10 Risk Factors of Metabolic Syndrome 1. Fasting Blood Lipids Parameters (mg/dl)Mean (SD) (n=218) Normal Range Total Cholesterol130 (35) LDL-Cholesterol78 (28)100 – 129 HDL-cholesterol29 (11) Sr.Triglycerides142 (71) Hypocholesterolemia seen in majority of CLHIV 87% of children having low HDL-c Serum Triglycerides > 150 mg/dl seen in 37% CLHIV Waist: Hip ratio 0.96 (WNL)

11 Risk Factors of Metabolic Syndrome 2. Insulin Resistance Blood ParametersMean (SD) (n=218) Normal Range Fasting Glucose84.0 (14)60 – 110 Serum Insulin8.2 (13)5 – 20 C-reactive Protein2.0 (3.1)<3.0 low risk HOMA-IR1.8 (2.3)< 3.5 HOMA-IR > 3.5 in 13% of children at baseline hs-CRP of 3-10 mg/dl in 22% - indicators of high risk for metabolic syndrome

12 All observed genotype frequencies consistent with Hardy-Weinberg equilibrium S. NoPLIN SNPNo of Subjects Allele Frequency 1PLIN_rs (14995A>T) (A)0.36 (T) 2PLIN_rs (6209T>C) (C)0.43 (T) 3PLIN_rs (11482G>A) (G)0.33 (A) 4PLIN_rs (13041 A > G) (G)0.46 (A) NIRTICMR

13 3a. PLIN Gene Polymorphisms PLIN 11482G>A (rs894160) (n=189) ParametersGG (n=86) Mean (SD) GA + AA (n=103) Mean (SD) P value Age (years)7.2 (3)7.5 (3)0.42 Weight (kgs)17.9 (6)17.8 (6)0.95 Waist circum.52.4 (7) 0.99 Triglycerides (mg/dl) (69)156.2 (78)0.03 Tot. Cholesterol129.1 (38)127.3 (28)0.71 HDL-c (mg/dl)28.3 (11)28.2 (11)0.99 PLIN minor allele (GA+AA) associated with significant higher sr. triglycerides level at baseline

14 3b. PLIN Gene Polymorphisms PLIN 6209T>C (rs ) (n=189) ParametersTT (n=39) Mean (SD) TC + CC (n=150) Mean (SD) P value Age (years)6.4 (3)7.6 (3)0.03 Weight (kgs)16.2 (5)18.2 (6)0.07 Waist circum.51.5 (9)52.6 (6)0.47 Triglycerides (mg/dl) (62)149.8 (77)0.12 Tot. Cholesterol129.2 (31)123.1 (40)0.29 HDL-c (mg/dl)27.7 (11)28.5 (11)0.69 NIRTICMR No difference in lipid profile between variants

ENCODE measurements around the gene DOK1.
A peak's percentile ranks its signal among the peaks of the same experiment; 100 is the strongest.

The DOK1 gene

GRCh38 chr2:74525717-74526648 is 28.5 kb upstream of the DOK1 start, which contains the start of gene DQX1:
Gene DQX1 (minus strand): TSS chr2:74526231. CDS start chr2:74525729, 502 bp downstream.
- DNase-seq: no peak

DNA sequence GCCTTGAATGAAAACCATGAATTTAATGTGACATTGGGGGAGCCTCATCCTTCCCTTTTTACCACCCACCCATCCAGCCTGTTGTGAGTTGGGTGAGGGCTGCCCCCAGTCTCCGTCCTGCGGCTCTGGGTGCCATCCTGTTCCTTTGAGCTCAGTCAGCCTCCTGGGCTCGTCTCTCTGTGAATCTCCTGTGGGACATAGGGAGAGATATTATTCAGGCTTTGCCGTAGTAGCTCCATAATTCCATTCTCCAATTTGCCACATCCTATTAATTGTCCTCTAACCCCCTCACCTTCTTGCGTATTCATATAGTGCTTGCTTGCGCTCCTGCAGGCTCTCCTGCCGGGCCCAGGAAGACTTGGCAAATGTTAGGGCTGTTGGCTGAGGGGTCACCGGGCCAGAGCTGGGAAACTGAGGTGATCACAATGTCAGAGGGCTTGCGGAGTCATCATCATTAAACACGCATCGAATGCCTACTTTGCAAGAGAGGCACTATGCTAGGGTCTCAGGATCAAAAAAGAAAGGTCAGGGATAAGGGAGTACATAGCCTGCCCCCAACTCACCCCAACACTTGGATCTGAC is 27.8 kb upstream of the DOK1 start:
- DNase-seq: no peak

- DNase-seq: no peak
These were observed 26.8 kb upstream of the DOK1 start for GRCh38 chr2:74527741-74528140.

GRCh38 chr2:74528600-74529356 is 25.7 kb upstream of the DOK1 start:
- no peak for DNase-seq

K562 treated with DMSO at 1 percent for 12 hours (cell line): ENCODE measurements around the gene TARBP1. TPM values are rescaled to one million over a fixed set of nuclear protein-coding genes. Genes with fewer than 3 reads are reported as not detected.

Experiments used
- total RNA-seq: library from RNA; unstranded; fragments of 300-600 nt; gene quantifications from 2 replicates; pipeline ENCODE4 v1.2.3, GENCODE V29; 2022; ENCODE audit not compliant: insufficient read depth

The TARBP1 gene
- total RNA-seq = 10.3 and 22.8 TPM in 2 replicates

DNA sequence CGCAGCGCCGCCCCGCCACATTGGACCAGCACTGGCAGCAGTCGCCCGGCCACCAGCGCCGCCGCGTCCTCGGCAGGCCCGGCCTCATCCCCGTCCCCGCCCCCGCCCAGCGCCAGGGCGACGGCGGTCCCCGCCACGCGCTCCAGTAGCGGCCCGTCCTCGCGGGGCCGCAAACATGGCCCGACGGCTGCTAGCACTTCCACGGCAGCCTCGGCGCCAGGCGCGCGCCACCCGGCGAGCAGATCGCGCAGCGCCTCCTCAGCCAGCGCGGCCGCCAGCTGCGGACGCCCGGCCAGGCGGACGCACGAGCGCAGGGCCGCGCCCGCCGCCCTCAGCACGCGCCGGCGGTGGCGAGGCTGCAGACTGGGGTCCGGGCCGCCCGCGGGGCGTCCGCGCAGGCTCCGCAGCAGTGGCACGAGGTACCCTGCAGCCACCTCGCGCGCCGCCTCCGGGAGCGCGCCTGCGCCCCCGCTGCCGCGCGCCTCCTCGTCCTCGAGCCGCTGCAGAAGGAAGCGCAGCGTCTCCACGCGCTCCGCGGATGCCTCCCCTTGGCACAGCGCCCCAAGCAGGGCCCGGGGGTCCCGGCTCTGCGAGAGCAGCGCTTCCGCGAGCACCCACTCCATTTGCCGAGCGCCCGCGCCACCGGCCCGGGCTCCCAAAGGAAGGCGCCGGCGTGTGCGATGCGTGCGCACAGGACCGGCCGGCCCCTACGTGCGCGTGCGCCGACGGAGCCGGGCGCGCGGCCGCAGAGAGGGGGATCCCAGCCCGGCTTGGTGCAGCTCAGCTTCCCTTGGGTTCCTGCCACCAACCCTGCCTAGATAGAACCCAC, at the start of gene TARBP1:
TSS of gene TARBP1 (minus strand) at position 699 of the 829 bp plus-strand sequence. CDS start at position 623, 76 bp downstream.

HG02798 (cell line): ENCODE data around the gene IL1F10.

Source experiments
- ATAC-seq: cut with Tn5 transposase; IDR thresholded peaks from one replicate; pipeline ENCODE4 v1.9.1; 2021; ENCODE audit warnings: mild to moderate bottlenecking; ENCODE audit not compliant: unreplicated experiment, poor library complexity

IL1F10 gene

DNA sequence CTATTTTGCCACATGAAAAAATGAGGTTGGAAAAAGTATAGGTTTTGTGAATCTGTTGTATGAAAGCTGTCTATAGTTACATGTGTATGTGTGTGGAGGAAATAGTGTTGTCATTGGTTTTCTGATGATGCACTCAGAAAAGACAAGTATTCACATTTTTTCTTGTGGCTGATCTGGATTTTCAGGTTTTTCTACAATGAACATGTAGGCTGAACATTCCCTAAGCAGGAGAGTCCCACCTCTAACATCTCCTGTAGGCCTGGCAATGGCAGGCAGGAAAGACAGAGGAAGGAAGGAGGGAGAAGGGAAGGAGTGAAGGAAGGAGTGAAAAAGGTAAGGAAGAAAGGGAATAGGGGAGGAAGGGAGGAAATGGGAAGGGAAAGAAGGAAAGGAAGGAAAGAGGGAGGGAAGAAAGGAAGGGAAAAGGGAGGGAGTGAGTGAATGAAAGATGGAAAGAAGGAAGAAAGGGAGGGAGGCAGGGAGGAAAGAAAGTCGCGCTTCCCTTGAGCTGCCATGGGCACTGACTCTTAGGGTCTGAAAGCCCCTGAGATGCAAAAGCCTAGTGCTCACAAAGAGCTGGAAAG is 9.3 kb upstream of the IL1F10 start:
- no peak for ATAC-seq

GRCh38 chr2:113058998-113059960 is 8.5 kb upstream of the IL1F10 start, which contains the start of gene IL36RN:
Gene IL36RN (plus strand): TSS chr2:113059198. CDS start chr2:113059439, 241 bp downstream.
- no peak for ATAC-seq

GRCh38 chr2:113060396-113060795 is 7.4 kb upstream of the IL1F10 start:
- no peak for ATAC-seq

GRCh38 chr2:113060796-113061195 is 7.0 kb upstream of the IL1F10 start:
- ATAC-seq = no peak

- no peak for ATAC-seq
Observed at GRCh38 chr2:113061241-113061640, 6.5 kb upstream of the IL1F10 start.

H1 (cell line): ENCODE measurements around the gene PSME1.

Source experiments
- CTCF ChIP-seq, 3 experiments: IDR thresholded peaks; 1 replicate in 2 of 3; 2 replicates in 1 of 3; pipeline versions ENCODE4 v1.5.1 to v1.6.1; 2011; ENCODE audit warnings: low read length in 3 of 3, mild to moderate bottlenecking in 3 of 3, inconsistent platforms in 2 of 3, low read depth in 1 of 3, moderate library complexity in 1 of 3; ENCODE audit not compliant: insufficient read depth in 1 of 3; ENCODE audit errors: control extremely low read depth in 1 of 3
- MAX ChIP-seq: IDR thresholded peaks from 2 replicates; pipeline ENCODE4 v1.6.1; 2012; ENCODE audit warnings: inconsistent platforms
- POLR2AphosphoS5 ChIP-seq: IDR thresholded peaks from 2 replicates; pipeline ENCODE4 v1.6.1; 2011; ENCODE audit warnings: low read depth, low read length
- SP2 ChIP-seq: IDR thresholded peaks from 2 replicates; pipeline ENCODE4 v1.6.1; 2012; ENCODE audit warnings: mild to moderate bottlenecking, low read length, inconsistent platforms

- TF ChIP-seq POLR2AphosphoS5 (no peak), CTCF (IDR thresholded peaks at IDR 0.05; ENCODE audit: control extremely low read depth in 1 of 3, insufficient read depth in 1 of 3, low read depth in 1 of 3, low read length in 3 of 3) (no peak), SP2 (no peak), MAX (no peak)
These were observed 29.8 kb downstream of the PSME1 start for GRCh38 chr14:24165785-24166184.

15 Discussion Even before ART initiation, risk factors for Metabolic syndrome seen in HIV-infected ART-naive children in South India – serum triglycerides > 150mg/dl : 81 children (37%) – HDL-cholesterol < 40mg/dl: 189 children (87%) – HOMA-IR > 3.5 : 29 children (13%) – hs-CRP 3-10mg/dl : 22% of children

16 Discussion In our cohort of CLHIV, minor allele A at PLIN G>A, which is associated with increased risk of MS, seen in 55% (103/189) of children – At baseline, among those with raised triglycerides, 68% (50/74) had minor allele A – Among those with normal TGL 46% (53/113) had minor allele A at PLIN G>A PLIN 6209T>C, PLIN13041A>G did not find any association in our cohort

17 Conclusion Despite background of food insecurity and malnutrition, substantial number of HIV-infected ART-naive children are at high risk for development of Metabolic Syndrome Given the relatively large number of carriers of genetic risk variants in this group, children with advanced disease need to be closely monitored for the development of MS, once ART is initiated Prevent long-term morbidities. Study is ongoing

18 Acknowledgements Tufts University, Boston Dr. Christine A Wanke, Dr. Jose Ordovas St. John’s Research Institute, B’lore Dr. Anita Shet Indira Gandhi Hospital, Bangalore Dr. GN Sanjeeva Ro1 AI All study participants ART centre Medical Officers